It looks like you're using an Ad Blocker.
Please white-list or disable AboveTopSecret.com in your ad-blocking tool.
Some features of ATS will be disabled while you continue to use an ad-blocker.
(visit the link for the full news article)
HOUSTON – The green-and-yellow logo that BP employees normally wear with pride is meant to evoke an environmentally friendly sunflower. These days, it feels more like a bull's-eye.
Far from the spill in the Gulf of Mexico and their bosses' frantic attempts at damage control, workers for the oil giant are dodging awkward glances and tactfully avoiding any mention that they work for what may be America's public enemy No. 1.
"I don't wear BP logo shirts outside," said Timothy Hagler, a BP well site leader from Richmond, Texas, who has worked for the company and its merger partner Amoco for three decades. "I try to avoid any discussion about the matter."
Most of the 150 BP employees reached by the AP declined to talk, saying they were following the orders of their superiors — BP has gone to great lengths to try to control its message — or were worried about fanning the flames surrounding their company.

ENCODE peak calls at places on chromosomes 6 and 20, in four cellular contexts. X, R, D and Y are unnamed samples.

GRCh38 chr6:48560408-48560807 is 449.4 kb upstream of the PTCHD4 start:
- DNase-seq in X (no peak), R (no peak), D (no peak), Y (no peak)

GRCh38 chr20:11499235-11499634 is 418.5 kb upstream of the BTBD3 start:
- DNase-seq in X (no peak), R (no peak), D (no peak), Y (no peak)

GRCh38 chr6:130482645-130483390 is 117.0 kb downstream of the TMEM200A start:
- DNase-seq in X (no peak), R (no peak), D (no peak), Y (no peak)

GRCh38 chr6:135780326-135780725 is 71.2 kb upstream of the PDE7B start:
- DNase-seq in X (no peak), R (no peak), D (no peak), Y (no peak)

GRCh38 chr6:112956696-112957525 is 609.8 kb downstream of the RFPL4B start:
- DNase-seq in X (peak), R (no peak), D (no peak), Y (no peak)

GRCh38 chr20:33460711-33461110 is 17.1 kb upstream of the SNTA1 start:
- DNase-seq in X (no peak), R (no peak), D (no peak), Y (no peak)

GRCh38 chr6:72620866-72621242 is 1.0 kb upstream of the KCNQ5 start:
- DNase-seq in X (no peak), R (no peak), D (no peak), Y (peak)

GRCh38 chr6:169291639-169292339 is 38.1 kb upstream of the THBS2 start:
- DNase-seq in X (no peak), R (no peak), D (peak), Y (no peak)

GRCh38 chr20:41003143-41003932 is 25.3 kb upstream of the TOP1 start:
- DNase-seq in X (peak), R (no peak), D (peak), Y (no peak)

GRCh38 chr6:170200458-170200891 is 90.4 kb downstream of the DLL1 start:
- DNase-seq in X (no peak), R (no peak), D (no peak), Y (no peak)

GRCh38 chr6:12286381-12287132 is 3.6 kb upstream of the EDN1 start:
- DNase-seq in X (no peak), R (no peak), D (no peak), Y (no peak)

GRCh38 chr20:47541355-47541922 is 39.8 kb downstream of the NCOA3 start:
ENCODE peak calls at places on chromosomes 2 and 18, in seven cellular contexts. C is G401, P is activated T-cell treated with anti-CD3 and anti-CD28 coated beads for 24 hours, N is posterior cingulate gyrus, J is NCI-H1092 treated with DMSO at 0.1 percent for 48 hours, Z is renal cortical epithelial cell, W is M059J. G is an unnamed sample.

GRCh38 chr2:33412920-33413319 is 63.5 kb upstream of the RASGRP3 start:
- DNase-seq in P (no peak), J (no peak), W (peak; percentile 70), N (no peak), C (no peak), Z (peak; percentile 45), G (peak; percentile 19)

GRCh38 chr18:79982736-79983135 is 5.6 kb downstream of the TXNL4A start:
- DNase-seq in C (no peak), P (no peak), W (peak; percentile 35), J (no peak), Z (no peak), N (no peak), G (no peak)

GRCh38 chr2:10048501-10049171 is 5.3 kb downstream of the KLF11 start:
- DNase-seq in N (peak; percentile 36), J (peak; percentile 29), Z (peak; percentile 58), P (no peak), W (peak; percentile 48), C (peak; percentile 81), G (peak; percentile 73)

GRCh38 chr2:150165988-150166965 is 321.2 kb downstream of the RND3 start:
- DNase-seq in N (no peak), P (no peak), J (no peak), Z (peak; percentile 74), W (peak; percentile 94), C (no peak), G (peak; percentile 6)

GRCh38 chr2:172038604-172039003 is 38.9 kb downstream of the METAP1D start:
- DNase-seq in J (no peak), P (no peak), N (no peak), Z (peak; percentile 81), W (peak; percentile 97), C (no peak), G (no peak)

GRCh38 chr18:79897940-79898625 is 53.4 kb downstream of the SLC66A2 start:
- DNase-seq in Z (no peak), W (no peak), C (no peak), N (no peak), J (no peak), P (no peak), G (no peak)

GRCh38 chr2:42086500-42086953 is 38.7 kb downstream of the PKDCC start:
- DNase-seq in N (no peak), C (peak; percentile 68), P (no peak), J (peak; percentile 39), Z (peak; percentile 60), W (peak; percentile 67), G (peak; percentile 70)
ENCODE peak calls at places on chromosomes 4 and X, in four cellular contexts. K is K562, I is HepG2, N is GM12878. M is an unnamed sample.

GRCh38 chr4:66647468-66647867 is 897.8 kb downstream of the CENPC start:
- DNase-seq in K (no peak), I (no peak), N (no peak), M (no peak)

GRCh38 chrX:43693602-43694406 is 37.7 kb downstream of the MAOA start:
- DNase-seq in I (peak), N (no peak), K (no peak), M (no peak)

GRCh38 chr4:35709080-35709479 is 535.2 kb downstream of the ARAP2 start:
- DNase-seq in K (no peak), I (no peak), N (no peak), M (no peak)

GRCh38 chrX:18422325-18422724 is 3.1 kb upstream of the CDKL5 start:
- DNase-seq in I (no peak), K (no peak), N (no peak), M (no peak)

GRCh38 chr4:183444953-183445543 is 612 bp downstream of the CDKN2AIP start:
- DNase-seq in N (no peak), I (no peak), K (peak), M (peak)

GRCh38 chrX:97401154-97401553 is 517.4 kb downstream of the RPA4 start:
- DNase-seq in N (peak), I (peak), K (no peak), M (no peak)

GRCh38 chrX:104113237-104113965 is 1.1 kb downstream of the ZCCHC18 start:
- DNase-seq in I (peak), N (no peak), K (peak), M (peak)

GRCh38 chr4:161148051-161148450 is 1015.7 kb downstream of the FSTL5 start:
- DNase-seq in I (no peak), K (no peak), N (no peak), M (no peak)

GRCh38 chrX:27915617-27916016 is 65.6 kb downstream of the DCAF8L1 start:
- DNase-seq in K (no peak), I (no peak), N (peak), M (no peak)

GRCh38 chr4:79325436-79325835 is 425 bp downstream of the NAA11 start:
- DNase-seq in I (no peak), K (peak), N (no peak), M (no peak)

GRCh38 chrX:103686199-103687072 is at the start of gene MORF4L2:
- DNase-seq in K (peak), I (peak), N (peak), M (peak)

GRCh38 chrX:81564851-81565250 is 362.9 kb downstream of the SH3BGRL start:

And they are intense. The spill has made BP the butt of late-night comedy, Internet outrage and the confab around just about every water cooler in America, not to mention constant chatter in the media.
The attention frustrates some BP employees. Hagler said he is dismayed that the oil industry has done a poor job educating the public about the difficulties inherent in offshore drilling. He said that is leading to people's misconceptions about his company.
"We're not going to destroy the planet," Hagler said. "The planet has a way of taking care of itself. If the planet gets tired of humans, it will find a way to get rid of us all."